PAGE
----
When we take some responsibility for what happens to us, we can look for ways to change what happens. We can start to take control of our lives, our health and our safety. Once we have control of our own selves, we can then help others either by looking out for them or by inspiring them to better themselves.
Take action today, it will become a habit, you owe it to yourself.

Wild Geese

Switching On

Martial Arts, ultimately, is about fighting.
Put whatever philosophical spin on it you like and you will still never get away from the fact that spending hours learning to punch, kick, choke and dislocate is the pursuit of violence.

I’ve no problem with that, the skills I’ve learnt over the years have on several occasions pulled me out of a tight spot. I know all the official Wild Geese Martial Arts instructors around the world can say exactly the same.

Unfortunately there are many who can’t. (upon rereading that last sentence, it actually may be better saying “fortunately”, as getting into a fight isn’t really something to be proud of. Avoiding a fight, is.)

Most of us have heard of at least one story where Johnny Black Belt had his arse handed to him on the street. Yet this same martial arts “expert” is practically untouchable in the Dojo or the ring.
So what happened? Why could he not be as efficient outside as he is in his home ground.

Ah, I let it slip there. Home Ground. Comfort Zone.
The knowledge that you are not going to get hurt, or at least only get slightly hurt, the knowledge that some one is watching for foul moves and bad attitude, this knowledge can become detrimental on the street.

It can hold us back in a couple of ways:

  1. We become fearful when forced outside our comfort zone
  2. We become complacent to violence.

Lets look at number 1.
Fear is normal. In fact dealt with correctly it can serve to our advantage. Fear is largely down to a chemical change in our body. The rapid release of adrenaline, the fight or flight hormone. There is also a third option, freeze.
And if you freeze, you’re toast.
This is why we need to learn to switch on. Snap out of the frozen state and launch into either full on fight or rapid flight.
Your training can, and should help with this. By training with the knowledge that your skills are of value, and occasionally putting them to the test, you will gain the confidence to use them while frightened and under pressure.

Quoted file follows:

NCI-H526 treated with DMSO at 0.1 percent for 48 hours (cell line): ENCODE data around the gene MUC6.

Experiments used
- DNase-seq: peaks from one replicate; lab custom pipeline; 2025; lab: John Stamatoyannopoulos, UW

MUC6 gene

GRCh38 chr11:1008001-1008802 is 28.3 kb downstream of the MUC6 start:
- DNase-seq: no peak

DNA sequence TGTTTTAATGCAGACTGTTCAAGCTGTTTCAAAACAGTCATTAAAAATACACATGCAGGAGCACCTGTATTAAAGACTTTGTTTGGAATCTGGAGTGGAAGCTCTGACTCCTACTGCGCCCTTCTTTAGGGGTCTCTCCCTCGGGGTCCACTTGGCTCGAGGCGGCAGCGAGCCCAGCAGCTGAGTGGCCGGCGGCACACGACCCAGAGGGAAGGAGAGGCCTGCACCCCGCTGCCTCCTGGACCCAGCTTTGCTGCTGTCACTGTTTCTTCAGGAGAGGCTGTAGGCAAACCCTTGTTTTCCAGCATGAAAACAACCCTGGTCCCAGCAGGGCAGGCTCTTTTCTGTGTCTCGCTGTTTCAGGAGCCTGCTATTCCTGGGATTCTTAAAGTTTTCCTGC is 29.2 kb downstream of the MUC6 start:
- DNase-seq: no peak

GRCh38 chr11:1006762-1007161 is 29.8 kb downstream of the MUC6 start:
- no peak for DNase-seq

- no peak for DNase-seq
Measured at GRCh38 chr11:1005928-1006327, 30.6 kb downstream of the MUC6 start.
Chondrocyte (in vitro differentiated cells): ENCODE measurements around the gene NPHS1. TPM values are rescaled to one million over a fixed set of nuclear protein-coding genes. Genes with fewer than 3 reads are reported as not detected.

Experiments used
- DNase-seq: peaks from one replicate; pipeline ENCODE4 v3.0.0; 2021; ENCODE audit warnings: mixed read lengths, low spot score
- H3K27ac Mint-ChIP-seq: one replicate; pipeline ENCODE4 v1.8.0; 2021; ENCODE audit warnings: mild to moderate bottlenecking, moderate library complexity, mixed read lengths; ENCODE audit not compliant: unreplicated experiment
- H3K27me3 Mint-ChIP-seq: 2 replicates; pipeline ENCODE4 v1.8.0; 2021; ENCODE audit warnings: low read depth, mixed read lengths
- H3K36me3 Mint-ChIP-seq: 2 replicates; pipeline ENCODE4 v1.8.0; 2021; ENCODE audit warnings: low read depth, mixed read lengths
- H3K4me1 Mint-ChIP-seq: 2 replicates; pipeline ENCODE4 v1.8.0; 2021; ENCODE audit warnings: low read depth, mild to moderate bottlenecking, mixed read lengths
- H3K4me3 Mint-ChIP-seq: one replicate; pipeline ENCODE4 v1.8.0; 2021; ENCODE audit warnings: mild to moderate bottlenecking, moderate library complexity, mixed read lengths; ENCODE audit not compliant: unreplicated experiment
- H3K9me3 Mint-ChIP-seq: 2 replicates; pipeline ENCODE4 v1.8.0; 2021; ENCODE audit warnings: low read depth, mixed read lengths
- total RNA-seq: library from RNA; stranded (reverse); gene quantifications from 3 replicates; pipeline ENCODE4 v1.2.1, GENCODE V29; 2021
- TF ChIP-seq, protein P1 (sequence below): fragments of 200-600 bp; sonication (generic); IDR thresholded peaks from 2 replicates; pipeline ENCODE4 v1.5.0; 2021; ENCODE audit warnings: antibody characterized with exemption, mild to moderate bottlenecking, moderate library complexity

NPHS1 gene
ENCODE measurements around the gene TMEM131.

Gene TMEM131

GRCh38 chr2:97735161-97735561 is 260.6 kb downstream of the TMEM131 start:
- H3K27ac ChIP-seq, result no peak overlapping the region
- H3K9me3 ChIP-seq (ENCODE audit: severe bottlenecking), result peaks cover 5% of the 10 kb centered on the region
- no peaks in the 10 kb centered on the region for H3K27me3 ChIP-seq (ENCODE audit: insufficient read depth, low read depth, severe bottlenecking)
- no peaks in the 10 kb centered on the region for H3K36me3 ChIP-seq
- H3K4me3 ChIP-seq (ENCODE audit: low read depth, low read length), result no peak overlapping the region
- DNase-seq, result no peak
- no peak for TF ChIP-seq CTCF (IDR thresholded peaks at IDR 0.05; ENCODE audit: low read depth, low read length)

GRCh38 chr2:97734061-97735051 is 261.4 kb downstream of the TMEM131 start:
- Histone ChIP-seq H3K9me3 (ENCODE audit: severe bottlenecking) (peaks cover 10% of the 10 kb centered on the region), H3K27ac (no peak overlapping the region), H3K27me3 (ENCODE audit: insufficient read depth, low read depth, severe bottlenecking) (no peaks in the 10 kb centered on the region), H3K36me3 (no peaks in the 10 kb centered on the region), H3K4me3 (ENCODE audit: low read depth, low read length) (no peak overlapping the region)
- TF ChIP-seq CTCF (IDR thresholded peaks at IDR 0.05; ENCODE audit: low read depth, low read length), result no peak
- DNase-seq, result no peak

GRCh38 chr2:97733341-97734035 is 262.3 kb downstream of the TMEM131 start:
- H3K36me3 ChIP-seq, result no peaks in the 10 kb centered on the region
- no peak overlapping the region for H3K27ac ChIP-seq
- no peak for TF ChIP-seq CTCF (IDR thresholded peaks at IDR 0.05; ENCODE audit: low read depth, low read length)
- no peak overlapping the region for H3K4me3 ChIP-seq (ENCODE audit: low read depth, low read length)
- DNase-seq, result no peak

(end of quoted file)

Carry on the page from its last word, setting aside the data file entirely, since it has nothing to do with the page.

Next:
But thats still not the most important point.
You must also learn how to go from zero to 100 ,miles an hour in less than a heartbeat. You must have a trigger that will set you in motion, not stopping until the threat has been eliminated.

What is your trigger?
Hell, I don’t know. Maybe it’s Bruce Buffer’s “Lets Get Ready To Rumble” that gets your hackles up. Perhaps it’s the sound of a the bell or whistle. Find it, memorize it, internalise it and keep it in your head.
When the time come to get down and dirty, replay it in your head and BANG! Your away like a man possessed.

The downside, if you haven’t recognised the threat before it’s too late, no amount of triggers can help you.

Option 2, was becoming complacent to violence.
Has your ego become so overgrown that you fear nothing and nobody? Maybe you have gone unbeaten in the ring and your are the top dog down the Dojo. That doesn’t mean some bloke half you size, with no training, can’t put a glass through your face.
Begin to realise the dangers of what your up against and loose the ego. If you’re as good as you think you are, a little fear will sharpen you up to a razors edge.

While it is important to switch on, don’t forget to switch off again afterwards. Just always try to maintain your awareness so that you can avoid any further trouble, or switch onto a new threat.

All the best

Wild Geese
every cause but our own